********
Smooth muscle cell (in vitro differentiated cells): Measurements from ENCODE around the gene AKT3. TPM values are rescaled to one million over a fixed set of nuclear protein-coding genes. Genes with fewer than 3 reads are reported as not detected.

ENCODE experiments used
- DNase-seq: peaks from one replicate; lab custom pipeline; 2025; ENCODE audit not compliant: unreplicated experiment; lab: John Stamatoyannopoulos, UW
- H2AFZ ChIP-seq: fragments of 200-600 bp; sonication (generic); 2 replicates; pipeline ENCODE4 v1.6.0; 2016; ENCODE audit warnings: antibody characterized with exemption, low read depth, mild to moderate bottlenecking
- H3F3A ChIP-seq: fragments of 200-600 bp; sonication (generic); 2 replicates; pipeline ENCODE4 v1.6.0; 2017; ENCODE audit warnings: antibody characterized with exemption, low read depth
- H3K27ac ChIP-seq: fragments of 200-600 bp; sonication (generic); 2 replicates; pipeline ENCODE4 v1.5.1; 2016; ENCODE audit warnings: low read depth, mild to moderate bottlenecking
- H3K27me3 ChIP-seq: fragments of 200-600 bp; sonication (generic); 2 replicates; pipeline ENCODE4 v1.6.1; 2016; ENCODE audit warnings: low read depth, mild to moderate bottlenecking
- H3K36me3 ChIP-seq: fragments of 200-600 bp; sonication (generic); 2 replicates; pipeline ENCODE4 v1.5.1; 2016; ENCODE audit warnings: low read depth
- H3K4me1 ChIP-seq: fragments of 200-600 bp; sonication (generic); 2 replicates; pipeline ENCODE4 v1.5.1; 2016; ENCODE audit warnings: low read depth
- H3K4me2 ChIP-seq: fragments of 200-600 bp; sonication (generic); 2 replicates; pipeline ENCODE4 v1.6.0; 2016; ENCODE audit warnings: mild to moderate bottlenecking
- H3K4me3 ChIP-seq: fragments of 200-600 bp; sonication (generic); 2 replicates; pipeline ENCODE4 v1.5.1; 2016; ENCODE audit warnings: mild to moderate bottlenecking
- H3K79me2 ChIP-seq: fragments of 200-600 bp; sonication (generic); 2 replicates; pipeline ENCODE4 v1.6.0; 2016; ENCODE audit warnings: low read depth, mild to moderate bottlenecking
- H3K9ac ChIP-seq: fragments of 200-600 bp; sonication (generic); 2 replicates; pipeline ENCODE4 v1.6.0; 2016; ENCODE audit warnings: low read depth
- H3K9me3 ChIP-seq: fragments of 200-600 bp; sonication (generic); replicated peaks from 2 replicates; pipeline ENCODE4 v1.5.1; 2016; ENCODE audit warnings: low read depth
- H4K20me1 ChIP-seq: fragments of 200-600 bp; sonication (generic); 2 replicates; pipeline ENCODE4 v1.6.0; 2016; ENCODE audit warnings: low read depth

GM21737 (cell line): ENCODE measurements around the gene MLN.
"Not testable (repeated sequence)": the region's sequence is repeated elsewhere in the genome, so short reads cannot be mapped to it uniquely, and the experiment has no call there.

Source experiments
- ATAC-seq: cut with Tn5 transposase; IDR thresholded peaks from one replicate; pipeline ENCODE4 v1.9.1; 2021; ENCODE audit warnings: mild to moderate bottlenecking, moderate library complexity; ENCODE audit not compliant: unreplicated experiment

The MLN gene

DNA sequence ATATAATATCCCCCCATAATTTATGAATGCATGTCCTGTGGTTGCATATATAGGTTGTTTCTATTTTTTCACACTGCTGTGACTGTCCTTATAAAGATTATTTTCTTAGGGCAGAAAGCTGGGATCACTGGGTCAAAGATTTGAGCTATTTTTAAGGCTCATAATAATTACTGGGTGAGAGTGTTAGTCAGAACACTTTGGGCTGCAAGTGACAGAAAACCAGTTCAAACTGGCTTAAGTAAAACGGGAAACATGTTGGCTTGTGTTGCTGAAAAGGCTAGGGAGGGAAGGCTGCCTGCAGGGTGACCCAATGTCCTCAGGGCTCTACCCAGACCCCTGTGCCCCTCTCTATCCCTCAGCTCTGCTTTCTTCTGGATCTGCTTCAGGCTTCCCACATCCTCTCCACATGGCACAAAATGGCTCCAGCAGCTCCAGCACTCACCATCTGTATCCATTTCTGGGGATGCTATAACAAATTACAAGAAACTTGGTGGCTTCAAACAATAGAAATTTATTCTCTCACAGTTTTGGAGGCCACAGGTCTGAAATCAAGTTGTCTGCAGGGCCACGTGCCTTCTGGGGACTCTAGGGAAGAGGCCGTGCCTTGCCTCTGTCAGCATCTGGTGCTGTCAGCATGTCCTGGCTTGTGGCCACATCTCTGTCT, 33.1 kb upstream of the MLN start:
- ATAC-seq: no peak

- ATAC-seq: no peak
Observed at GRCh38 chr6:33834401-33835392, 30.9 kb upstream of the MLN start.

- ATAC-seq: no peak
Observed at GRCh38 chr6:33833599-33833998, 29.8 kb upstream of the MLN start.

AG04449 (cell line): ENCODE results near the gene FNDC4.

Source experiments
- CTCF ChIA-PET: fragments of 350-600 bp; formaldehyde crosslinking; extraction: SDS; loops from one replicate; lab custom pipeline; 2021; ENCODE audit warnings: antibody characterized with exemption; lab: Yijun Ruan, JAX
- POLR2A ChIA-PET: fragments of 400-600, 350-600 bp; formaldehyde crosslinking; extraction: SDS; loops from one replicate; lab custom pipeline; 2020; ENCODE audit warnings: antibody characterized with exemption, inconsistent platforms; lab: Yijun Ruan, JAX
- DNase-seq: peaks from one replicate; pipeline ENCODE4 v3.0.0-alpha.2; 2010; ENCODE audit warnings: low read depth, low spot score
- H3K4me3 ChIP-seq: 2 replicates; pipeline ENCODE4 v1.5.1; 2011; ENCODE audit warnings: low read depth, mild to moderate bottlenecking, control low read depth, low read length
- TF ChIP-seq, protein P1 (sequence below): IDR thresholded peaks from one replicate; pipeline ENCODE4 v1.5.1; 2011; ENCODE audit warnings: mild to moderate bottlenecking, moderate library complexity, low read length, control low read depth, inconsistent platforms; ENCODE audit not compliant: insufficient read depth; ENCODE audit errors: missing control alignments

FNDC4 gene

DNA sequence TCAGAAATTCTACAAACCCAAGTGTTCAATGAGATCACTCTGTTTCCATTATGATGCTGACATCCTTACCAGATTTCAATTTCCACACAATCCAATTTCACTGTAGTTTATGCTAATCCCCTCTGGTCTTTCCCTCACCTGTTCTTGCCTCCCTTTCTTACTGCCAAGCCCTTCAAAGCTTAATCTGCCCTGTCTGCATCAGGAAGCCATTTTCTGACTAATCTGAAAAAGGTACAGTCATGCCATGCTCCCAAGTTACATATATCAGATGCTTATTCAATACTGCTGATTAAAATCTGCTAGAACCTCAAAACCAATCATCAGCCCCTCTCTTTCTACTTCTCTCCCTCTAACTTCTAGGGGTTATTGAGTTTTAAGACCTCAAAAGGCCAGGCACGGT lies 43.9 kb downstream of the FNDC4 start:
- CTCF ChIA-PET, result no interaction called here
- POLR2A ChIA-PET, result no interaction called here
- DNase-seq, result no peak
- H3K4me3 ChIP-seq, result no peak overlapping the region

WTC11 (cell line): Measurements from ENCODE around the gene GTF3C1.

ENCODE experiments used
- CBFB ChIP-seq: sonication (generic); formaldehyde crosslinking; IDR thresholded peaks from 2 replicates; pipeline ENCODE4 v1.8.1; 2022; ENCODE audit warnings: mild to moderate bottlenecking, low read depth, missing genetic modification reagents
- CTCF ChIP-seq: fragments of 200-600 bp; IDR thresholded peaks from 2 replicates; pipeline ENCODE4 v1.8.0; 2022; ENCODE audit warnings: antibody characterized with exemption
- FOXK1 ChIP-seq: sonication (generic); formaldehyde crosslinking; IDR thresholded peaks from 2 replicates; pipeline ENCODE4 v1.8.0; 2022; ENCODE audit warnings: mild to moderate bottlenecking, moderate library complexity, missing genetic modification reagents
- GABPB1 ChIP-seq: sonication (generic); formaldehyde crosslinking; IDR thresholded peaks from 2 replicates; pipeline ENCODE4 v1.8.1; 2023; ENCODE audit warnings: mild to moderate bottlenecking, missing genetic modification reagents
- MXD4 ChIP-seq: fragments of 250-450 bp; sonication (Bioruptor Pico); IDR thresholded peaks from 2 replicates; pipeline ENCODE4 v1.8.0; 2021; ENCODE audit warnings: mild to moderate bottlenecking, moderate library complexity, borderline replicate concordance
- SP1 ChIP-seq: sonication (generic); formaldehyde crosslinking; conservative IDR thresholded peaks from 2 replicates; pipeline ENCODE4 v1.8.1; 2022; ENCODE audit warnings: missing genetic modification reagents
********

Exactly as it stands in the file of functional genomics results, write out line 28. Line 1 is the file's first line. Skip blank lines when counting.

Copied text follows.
Source experiments